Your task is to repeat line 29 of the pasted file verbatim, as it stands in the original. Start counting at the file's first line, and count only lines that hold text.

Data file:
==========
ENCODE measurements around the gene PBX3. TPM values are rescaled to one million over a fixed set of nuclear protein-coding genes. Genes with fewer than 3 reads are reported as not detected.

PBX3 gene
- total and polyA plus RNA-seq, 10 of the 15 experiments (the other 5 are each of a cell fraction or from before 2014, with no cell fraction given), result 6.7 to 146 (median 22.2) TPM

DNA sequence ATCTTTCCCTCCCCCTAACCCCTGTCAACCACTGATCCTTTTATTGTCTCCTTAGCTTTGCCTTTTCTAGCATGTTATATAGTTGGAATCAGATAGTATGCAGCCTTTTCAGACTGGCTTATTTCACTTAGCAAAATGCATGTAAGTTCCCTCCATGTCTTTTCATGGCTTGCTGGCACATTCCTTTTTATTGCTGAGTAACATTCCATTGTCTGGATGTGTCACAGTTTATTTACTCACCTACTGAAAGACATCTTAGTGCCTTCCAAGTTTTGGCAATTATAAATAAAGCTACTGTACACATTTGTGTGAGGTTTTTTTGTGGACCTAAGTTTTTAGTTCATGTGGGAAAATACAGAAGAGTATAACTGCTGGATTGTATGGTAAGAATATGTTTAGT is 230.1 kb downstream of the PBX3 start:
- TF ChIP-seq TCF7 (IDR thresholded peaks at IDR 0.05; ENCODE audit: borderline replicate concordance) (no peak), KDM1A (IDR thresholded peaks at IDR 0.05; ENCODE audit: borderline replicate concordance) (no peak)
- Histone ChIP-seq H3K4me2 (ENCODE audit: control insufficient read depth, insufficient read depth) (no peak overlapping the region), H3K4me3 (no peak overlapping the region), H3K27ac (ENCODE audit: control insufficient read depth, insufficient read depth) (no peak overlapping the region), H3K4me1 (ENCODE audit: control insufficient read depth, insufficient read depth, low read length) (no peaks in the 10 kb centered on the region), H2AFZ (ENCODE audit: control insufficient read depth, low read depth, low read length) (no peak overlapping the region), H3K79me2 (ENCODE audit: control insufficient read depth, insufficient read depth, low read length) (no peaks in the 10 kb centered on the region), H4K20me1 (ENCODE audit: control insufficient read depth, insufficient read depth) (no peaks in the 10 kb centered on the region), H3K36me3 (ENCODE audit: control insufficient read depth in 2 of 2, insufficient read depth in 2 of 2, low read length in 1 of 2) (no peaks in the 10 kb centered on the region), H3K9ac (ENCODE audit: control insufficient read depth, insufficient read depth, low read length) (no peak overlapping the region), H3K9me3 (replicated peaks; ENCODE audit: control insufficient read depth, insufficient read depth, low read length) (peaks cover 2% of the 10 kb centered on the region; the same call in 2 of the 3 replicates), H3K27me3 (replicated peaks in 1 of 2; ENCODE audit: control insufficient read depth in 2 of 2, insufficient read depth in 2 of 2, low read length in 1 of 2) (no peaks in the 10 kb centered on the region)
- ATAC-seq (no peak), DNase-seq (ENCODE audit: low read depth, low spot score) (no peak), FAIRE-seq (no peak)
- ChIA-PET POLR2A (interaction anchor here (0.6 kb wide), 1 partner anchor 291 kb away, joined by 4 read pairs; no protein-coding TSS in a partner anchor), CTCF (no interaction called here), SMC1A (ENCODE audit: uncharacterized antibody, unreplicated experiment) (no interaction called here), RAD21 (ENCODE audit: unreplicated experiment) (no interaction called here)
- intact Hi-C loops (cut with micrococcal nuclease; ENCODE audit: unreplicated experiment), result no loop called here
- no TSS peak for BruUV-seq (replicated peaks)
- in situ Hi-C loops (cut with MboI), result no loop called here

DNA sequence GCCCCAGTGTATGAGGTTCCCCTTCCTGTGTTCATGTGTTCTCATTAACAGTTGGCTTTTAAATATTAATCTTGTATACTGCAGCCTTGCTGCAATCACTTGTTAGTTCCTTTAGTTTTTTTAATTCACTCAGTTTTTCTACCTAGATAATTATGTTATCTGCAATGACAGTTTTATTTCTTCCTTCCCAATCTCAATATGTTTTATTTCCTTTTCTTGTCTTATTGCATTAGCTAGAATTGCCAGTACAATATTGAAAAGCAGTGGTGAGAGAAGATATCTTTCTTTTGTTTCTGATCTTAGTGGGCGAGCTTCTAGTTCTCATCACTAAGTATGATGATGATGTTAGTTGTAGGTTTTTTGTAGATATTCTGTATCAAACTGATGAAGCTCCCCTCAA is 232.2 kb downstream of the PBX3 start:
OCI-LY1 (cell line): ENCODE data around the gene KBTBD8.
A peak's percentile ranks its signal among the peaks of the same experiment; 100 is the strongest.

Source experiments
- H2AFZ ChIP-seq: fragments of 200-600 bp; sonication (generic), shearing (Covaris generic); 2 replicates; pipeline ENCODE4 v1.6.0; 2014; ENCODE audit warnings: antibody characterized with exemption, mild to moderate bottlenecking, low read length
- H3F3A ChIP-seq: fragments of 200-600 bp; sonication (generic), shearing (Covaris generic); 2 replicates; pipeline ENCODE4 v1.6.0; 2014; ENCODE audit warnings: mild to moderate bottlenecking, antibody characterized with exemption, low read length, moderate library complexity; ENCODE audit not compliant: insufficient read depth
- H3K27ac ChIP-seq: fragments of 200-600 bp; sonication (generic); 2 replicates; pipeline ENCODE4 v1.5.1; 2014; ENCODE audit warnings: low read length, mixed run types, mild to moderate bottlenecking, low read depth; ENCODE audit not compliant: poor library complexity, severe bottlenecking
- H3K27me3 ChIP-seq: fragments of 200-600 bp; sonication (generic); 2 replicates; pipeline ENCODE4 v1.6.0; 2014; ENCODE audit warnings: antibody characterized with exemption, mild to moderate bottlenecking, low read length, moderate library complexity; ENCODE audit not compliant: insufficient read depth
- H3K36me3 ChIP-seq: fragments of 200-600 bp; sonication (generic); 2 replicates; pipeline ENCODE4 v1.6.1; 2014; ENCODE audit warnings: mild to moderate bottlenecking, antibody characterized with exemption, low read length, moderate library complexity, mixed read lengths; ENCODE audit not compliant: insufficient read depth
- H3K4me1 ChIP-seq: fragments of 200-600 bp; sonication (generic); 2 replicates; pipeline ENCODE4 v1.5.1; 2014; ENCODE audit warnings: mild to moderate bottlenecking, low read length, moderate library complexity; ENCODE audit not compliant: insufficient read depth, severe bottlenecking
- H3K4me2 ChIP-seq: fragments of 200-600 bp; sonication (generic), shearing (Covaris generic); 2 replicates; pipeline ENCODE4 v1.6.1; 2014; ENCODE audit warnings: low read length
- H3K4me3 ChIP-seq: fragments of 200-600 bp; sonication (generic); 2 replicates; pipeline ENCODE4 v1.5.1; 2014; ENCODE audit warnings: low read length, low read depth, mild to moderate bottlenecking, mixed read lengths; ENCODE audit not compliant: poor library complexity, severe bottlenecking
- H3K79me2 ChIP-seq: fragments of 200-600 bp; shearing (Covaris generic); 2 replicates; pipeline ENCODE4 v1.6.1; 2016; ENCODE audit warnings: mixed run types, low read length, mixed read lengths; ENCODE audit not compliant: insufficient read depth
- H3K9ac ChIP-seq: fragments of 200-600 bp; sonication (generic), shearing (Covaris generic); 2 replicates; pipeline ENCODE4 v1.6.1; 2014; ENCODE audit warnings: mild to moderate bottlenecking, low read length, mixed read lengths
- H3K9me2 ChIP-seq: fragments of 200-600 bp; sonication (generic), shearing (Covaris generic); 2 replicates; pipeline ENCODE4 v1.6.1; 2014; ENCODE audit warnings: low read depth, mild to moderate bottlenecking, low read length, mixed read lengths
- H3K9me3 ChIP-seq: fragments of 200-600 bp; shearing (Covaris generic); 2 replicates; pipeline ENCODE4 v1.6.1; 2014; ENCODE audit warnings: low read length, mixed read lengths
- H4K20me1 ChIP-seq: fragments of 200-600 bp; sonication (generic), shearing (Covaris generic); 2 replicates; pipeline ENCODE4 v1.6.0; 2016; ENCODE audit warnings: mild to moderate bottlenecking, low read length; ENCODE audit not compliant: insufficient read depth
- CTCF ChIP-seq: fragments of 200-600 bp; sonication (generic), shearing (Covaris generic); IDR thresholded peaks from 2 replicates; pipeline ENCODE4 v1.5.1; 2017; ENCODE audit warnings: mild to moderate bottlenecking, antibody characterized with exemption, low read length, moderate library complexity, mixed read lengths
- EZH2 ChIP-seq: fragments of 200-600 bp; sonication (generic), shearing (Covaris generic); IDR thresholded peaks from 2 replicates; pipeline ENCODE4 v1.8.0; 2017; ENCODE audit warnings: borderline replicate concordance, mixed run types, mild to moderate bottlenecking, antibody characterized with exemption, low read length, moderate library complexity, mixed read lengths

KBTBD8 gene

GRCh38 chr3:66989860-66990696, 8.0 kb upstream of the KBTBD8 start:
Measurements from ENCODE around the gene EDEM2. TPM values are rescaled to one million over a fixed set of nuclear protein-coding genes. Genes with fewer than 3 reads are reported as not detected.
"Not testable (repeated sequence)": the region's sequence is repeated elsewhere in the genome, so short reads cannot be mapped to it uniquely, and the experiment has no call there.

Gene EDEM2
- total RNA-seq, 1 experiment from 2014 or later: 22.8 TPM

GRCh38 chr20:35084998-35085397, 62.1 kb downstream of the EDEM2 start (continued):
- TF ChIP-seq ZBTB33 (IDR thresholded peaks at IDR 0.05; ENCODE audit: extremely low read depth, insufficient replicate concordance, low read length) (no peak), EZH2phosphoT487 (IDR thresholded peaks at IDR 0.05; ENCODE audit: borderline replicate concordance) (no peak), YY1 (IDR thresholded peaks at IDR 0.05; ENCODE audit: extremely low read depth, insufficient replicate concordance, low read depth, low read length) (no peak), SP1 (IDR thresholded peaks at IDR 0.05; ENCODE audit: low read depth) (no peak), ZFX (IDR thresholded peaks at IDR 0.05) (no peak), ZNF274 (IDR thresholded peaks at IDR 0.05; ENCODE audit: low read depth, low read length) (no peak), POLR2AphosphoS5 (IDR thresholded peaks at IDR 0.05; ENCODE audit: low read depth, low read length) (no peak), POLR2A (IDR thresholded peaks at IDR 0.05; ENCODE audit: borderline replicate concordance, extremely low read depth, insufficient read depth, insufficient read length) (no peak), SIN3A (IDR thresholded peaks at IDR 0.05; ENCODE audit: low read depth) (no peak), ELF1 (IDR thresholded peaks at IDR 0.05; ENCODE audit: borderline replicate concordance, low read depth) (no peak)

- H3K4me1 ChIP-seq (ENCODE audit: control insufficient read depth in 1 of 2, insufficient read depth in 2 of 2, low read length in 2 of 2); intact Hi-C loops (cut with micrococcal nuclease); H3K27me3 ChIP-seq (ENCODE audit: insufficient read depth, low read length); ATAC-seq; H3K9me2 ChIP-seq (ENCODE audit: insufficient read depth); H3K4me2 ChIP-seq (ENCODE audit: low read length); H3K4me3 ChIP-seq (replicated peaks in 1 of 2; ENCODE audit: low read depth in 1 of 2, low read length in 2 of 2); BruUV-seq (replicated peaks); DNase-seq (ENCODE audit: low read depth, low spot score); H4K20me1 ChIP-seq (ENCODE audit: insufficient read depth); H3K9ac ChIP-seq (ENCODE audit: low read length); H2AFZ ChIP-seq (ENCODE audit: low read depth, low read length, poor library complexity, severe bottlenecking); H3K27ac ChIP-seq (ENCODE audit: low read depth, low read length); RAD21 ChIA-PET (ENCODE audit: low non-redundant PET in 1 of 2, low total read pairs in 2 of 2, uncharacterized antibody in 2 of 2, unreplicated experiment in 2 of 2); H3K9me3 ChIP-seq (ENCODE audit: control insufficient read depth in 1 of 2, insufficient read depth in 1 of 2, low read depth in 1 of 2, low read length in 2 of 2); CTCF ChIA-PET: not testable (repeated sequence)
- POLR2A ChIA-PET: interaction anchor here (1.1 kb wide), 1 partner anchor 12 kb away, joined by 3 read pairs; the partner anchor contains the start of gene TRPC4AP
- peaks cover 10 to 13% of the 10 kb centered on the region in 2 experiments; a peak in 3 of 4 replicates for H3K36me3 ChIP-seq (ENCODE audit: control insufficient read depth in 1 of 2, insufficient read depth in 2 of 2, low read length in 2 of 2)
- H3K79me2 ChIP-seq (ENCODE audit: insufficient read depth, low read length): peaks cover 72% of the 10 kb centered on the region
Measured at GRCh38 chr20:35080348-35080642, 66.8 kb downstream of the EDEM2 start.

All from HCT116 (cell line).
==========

- CTCF ChIP-seq: fragments of 200-600 bp; sonication (generic), shearing (Covaris generic); IDR thresholded peaks from 2 replicates; pipeline ENCODE4 v1.5.1; 2017; ENCODE audit warnings: mild to moderate bottlenecking, antibody characterized with exemption, low read length, moderate library complexity, mixed read lengths